Measure of Success

I just wanted to drop a quick note to thank folks for their support after my 'failure' post yesterday. I’m overwhelmed with responses and love from you guys. From readers assuring me I am not a failure, and from other writers sympathizing with me because they too rode the Amazon fail bus all the way back home from the big dance. 

Come and win some crap!
It seems I am not the only author who had their eyes on the huge stuffed animals on the top row, but ended up having to choose anything in this general area, right in here. Anything, below the stereo, and on this side of the Bicentennial glasses. Anything between the ashtray, and the thimbles. Anything in this three inches. Right in here, this area, that includes the Chiclets, but not the erasers.

I did want to assure you kind folks that I wasn’t declaring myself a failure as a writer, just as a self published one. And again, that success is measured by the numbers game alone. I could measure it by other means, like the amazing readers I have met through self publishing my work, or the fact that a talented young man willingly recorded an audio production of the first chapter of The Cold Beneath because he loved it so much, or that an award winning author declared my work in the vein of “Steinbeck and Harper Lee at their best,” or another author was excited enough about one of my novels to actually write fan fiction set in that world, or the times I have sold out of books at a convention or some other kind of gathering. If I measured it by those means, I count myself a very successful author indeed. In the long game, these things are of more value to me than the bottom line. I count my success as a writer based on these anecdotes, and many, many, many more like them.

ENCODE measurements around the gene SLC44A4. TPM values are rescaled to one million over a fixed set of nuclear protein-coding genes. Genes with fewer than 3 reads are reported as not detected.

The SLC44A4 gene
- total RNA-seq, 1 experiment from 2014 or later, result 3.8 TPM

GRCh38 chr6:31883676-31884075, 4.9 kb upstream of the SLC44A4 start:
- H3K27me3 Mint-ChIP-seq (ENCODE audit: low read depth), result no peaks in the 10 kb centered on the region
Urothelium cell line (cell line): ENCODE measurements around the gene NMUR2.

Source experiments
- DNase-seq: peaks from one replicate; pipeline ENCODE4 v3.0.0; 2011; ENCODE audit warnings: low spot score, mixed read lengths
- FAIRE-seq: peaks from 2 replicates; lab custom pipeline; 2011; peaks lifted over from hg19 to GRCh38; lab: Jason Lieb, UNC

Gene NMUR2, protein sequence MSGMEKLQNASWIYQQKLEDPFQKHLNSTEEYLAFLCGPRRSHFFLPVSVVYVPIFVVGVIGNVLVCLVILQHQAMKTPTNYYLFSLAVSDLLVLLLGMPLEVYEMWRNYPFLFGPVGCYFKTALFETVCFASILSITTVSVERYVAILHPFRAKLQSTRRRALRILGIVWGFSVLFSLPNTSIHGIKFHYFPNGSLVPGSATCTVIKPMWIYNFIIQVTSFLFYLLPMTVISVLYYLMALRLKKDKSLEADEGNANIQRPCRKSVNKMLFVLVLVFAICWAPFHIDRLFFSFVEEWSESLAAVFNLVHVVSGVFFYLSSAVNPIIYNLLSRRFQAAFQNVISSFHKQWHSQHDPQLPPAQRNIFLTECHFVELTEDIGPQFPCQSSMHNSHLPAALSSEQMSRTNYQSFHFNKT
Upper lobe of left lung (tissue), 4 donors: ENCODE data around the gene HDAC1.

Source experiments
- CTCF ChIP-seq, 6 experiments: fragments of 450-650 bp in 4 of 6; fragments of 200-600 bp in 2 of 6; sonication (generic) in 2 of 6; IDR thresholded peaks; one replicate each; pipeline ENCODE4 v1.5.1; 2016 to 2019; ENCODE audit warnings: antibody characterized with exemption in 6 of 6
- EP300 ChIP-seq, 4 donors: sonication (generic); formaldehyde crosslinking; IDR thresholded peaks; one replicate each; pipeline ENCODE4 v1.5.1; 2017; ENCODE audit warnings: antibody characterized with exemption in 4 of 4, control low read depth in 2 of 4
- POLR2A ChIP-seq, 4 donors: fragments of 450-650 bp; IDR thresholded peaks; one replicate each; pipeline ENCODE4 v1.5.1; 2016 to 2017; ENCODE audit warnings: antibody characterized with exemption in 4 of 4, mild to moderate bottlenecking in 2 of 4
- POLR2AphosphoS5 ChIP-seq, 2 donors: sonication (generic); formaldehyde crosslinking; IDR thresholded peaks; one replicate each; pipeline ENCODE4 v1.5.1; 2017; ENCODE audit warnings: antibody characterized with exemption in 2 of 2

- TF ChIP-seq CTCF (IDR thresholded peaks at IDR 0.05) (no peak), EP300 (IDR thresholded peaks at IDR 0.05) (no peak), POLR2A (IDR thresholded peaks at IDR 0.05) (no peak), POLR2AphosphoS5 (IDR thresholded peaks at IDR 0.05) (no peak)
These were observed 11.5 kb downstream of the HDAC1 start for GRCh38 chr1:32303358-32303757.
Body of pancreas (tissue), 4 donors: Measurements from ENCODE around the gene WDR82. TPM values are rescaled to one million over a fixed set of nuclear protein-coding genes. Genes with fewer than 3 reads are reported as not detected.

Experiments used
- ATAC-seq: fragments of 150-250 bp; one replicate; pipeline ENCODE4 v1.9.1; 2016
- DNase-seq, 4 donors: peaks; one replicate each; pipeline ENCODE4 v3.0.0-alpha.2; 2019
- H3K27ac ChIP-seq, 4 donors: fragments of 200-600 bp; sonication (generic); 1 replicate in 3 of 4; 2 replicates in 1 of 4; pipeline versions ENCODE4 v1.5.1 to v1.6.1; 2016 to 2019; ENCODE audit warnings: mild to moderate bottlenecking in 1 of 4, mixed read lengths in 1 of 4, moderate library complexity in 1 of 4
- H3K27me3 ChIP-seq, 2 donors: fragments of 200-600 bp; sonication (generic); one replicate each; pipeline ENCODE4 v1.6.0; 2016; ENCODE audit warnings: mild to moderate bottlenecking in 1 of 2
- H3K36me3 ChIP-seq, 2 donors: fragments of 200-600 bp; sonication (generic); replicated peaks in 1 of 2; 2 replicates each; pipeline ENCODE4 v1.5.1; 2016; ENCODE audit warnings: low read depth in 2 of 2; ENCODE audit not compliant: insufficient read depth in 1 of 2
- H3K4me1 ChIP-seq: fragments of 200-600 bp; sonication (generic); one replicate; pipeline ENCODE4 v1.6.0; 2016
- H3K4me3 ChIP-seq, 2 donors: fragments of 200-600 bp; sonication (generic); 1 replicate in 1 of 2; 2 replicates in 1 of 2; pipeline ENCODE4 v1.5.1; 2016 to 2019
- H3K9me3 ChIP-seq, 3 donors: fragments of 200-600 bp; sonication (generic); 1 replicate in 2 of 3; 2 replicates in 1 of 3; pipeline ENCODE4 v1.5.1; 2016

But, unfortunately, the bottom line is what the rest of the world is interested in. And no matter how I dress it up, I am not selling enough to call myself a “self publishing success.” Hence the very raw and very honest post yesterday. Numbers, numbers, numbers. It makes the world go round.

To the other writers who have climbed aboard the fail boat with me, remember we really are all in this together. Books are one of those products that folks seek out in multiples, and always will. In fact, most folks want gobs and gobs of them to read and cherish and share. While it is a competition to be the best we can be, we are also on this journey together. From our imagination to the reader’s soul, hand in hand we travel. Support your fellow author, and you will find they will shower you with respect and love in return.

There have been some folks out there who decided that my failure is pretty self-evident. According to them, my work is shabby, my website stinks and the genres I choose to write in are either too niche or just a matter of bad taste. No bother. I don’t write for them anyways. I write for two people.

You and me.

You know who you are, because you have picked up my work, read it, loved it and sought out more of it. You have left me five star reviews and sent my work shooting to the top ten for the day of any given genre list on Amazon. You have shelved me almost three thousand times at Goodreads and rated me over five hundred times. You are awesome. Sometimes I wonder who I am, but that is another reason I write, isn’t it? As long as we enjoy the stories, as long as we get cold chills with every page or laugh out loud or cry or get angry … as long as you and I are having a good time sharing the things I have written, than I measure myself a great success.

I am Tonia Brown, and yes I am a self publishing failure. A well loved, amazingly supported, surrounded by the best readers and writers a gal could ask for, self publishing failure.

Later taters,